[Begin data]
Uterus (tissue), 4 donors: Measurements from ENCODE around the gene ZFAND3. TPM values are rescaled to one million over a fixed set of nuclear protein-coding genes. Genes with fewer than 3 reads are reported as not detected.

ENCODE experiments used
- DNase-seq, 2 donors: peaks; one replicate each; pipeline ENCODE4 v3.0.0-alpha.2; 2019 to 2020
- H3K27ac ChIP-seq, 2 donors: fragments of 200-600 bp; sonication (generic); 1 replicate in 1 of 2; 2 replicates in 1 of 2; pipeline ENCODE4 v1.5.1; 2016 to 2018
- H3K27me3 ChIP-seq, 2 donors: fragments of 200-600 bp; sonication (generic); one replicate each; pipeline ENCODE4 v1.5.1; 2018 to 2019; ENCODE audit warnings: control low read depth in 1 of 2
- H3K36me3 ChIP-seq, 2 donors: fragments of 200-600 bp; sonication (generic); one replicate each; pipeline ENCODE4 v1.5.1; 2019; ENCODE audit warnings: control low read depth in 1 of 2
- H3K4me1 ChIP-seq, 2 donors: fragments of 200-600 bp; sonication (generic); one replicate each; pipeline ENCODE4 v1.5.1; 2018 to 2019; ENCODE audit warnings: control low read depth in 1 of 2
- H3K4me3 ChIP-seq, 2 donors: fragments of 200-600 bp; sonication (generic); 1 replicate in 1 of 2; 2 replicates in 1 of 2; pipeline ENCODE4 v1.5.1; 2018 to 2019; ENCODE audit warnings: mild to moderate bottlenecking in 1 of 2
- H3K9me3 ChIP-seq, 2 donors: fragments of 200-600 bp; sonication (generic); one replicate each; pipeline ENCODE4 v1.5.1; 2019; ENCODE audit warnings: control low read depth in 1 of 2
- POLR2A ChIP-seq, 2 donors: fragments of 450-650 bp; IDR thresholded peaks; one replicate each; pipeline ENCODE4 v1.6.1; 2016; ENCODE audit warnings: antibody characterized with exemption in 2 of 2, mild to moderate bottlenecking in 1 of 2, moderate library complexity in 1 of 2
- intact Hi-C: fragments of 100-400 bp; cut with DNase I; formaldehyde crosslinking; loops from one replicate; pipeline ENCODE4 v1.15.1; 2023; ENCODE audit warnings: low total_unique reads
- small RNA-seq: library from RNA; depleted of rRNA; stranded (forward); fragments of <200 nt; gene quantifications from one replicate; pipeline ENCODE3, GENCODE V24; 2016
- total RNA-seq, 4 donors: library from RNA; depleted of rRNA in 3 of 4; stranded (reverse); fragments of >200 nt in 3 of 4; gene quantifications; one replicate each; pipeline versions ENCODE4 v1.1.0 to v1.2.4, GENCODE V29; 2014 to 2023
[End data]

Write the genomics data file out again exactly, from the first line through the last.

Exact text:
Uterus (tissue), 4 donors: Measurements from ENCODE around the gene ZFAND3. TPM values are rescaled to one million over a fixed set of nuclear protein-coding genes. Genes with fewer than 3 reads are reported as not detected.

ENCODE experiments used
- DNase-seq, 2 donors: peaks; one replicate each; pipeline ENCODE4 v3.0.0-alpha.2; 2019 to 2020
- H3K27ac ChIP-seq, 2 donors: fragments of 200-600 bp; sonication (generic); 1 replicate in 1 of 2; 2 replicates in 1 of 2; pipeline ENCODE4 v1.5.1; 2016 to 2018
- H3K27me3 ChIP-seq, 2 donors: fragments of 200-600 bp; sonication (generic); one replicate each; pipeline ENCODE4 v1.5.1; 2018 to 2019; ENCODE audit warnings: control low read depth in 1 of 2
- H3K36me3 ChIP-seq, 2 donors: fragments of 200-600 bp; sonication (generic); one replicate each; pipeline ENCODE4 v1.5.1; 2019; ENCODE audit warnings: control low read depth in 1 of 2
- H3K4me1 ChIP-seq, 2 donors: fragments of 200-600 bp; sonication (generic); one replicate each; pipeline ENCODE4 v1.5.1; 2018 to 2019; ENCODE audit warnings: control low read depth in 1 of 2
- H3K4me3 ChIP-seq, 2 donors: fragments of 200-600 bp; sonication (generic); 1 replicate in 1 of 2; 2 replicates in 1 of 2; pipeline ENCODE4 v1.5.1; 2018 to 2019; ENCODE audit warnings: mild to moderate bottlenecking in 1 of 2
- H3K9me3 ChIP-seq, 2 donors: fragments of 200-600 bp; sonication (generic); one replicate each; pipeline ENCODE4 v1.5.1; 2019; ENCODE audit warnings: control low read depth in 1 of 2
- POLR2A ChIP-seq, 2 donors: fragments of 450-650 bp; IDR thresholded peaks; one replicate each; pipeline ENCODE4 v1.6.1; 2016; ENCODE audit warnings: antibody characterized with exemption in 2 of 2, mild to moderate bottlenecking in 1 of 2, moderate library complexity in 1 of 2
- intact Hi-C: fragments of 100-400 bp; cut with DNase I; formaldehyde crosslinking; loops from one replicate; pipeline ENCODE4 v1.15.1; 2023; ENCODE audit warnings: low total_unique reads
- small RNA-seq: library from RNA; depleted of rRNA; stranded (forward); fragments of <200 nt; gene quantifications from one replicate; pipeline ENCODE3, GENCODE V24; 2016
- total RNA-seq, 4 donors: library from RNA; depleted of rRNA in 3 of 4; stranded (reverse); fragments of >200 nt in 3 of 4; gene quantifications; one replicate each; pipeline versions ENCODE4 v1.1.0 to v1.2.4, GENCODE V29; 2014 to 2023